Tiger Woods in command with opening 65
The Masters is over. The Tiger & Phil show might just be getting started.
Tiger Woods matched the course record with a 30 on the front nine, where he closed with three straight birdies Thursday morning to finish off a 7-under 65 at the Quail Hollow Championship. Phil Mickelson followed in the afternoon by chipping in for eagle and making a remarkable par save from under a video board for a 5-under 67 that put him in a tie for second.
They did not play together, as was the case three weeks ago in an electric final-round pairing at Augusta National. But on a warm and breezy afternoon in Carolina, it seemed as though they were never far apart.
A few fans taunted Woods early in his round, calling out, “Let’s go, Phil!” as he walked by.
Mickelson couldn’t escape a familiar name even as he lumbered to the finish, as fans called out, “You’re only two shots behind Tiger!”
“It’s only one round,” Mickelson said. “There’s a lot of golf left.”
Even so, the Quail Hollow Championship served up quite an appetizer on a course that even was reminiscent of Augusta with virtually no rough and slick greens.
The emphasis was not accuracy off the tee as much as wizardry with the short game, and both players were up to the task.
Woods was plodding along the back nine, failing to birdie either of the par 5s, until he ran off six birdies and two splendid par saves on the front nine. After twice putting himself in tough positions, he hit a low pitch out of a swale on the second hole to a foot, then hit another wedge that stopped a few inches next to the cup on the fourth.
“I hit a couple of loose shots here and there, but I really putted well,” Woods said. “I had a couple of key saves—made a nice little up-and-down at 2 and just a really good save at 4 that kept the round going. It’s always nice when you birdie the last three.”
For Mickelson, it was sweet to finish with a par.
From a fairway bunker on the par-4 18th, he wanted to lay up short of the green but pulled his shot while trying to avoid a creek that runs down the left side. The ball went under a large video board, and Mickelson took his free drop on a slope of grass above the cart path.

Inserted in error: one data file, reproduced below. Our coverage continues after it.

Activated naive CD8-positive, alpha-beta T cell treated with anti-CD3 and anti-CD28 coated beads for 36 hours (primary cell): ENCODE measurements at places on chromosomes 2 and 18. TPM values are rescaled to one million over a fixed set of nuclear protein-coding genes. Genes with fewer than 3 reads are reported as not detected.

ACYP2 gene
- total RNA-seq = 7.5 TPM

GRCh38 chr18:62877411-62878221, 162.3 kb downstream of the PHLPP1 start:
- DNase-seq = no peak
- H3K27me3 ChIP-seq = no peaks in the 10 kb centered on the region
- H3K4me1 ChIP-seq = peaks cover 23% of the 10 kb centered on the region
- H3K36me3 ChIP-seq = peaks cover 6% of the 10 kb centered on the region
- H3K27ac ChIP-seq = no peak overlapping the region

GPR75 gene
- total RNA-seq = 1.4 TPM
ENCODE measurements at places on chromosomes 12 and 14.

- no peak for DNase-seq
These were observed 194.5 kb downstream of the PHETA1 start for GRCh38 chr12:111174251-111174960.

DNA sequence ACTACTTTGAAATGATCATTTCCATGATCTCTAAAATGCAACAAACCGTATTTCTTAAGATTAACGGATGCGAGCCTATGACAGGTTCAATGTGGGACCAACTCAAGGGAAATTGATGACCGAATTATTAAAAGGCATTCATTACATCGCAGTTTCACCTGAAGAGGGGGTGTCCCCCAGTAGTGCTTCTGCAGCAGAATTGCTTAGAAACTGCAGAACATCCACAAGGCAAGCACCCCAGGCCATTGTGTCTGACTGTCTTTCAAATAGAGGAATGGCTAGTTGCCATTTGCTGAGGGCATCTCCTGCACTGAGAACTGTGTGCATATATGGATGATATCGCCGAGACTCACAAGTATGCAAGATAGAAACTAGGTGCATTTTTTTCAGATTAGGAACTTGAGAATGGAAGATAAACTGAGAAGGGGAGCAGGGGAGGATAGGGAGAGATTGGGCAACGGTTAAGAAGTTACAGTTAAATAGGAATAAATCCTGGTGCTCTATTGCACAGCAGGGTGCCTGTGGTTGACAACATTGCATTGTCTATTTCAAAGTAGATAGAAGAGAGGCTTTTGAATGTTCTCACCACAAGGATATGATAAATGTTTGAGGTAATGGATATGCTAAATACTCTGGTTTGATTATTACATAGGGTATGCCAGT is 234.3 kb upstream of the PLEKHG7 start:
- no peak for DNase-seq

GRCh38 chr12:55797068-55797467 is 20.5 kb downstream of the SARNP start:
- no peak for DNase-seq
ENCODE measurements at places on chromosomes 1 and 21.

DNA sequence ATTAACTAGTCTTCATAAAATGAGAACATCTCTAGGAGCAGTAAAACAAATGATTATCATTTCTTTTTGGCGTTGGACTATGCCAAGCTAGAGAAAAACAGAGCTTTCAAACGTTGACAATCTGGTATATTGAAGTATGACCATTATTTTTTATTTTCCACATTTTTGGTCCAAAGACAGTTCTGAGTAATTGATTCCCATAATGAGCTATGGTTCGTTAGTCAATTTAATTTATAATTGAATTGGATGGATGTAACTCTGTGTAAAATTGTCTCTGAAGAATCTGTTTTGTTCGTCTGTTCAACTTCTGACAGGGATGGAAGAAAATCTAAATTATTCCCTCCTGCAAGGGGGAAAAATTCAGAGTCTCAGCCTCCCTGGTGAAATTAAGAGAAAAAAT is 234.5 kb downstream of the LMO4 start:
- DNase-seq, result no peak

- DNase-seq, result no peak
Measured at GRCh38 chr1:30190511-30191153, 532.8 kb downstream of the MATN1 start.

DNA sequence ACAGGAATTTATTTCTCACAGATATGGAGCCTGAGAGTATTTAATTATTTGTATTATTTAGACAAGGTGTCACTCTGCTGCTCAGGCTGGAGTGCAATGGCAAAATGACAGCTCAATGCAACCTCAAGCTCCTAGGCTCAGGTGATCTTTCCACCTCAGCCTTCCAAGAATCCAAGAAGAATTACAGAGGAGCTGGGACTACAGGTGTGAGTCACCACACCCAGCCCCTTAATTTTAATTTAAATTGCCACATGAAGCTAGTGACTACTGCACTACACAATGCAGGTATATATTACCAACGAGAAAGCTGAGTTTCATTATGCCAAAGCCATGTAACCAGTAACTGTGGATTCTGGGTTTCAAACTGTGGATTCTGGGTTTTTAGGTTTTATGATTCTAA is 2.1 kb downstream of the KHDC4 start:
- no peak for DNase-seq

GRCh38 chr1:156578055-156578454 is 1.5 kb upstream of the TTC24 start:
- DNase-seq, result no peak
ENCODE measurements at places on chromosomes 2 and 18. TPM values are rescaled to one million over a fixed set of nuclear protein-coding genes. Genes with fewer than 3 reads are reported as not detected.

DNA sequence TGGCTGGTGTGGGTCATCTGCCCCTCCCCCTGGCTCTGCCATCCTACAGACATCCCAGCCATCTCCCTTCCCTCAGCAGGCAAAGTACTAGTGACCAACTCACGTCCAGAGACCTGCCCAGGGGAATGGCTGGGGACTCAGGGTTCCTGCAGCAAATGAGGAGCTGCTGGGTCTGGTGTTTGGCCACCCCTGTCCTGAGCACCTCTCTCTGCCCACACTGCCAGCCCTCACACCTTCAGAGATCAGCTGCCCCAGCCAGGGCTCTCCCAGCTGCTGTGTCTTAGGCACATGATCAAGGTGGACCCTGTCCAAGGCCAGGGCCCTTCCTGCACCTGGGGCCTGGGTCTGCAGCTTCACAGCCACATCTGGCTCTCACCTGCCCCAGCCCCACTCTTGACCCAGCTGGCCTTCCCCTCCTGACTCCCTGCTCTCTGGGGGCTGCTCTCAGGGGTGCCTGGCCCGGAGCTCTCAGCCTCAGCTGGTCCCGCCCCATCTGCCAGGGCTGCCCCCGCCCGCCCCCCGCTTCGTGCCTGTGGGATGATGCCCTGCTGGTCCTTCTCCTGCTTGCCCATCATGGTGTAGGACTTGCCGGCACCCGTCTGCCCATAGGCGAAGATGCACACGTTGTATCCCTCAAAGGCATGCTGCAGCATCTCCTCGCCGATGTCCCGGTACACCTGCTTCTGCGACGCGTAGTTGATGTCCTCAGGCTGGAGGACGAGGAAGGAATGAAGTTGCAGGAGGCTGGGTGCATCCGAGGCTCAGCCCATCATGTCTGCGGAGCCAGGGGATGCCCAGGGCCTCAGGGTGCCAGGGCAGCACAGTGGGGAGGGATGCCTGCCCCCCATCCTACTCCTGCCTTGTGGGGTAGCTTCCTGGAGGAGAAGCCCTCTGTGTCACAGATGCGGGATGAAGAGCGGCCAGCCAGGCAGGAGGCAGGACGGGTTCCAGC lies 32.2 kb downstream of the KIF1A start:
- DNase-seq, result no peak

Then came a wedge that spun just enough to stop 2 feet away.
“It’s nice to finish with a par,” he said. “I ended up playing a good round.”
Steve Marino, who gave himself a chance at winning last week in New Orleans, and Robert Allenby also opened with a 67. The group another shot back included two-time U.S. Open champion Retief Goosen, Hunter Mahan, Jeff Maggert and Lucas Glover.
Masters champion Angel Cabrera opened with a 70, along with defending champion Anthony Kim.
More than half of the 156-man field shot par or better at Quail Hollow, a course given a new look for this tournament. Instead of deep rough, there’s a uniform cut of 2 inches that allowed players a chance to attack the greens.
Trouble was, the greens were firm and fast, making it difficult and at times dangerous to get it close to the hole.
“It’s playable,” Woods said. “The only thing is, it’ll bait you into being more aggressive into some of these flags. You’ve just got to be careful on that.”
Mickelson called it the best setup he has ever seen, no surprise coming from a guy who tends who spend a lot of time off the fairway.
“I think the fans are enjoying the recovery shot, which is the most exciting shot in golf,” Mickelson said. “We’re having a bunch of recovery shots—at least I am—from the trees and so forth. I think that makes for exciting golf.”
Mickelson picked up a routine two-putt birdie on the fifth, then a deft chip from just short of the seventh green fell for eagle. But his momentum slowed, and he finished with seven straight pars.
Woods, who finished one shot behind Mickelson at Augusta, became the fifth player to shoot 30 on the front nine at Quail Hollow. He’d not been leading after a round since Saturday at the U.S. Open last summer, and while he got off to a bogey-free start, his record is not all that daunting when leading after the first round—13-10 on the PGA Tour.
But it got at least one player’s attention.
“If you want to win, you’ve got to be on top when it’s done,” Glover said. “And it just got a lot harder since he decided to play good on a Thursday.”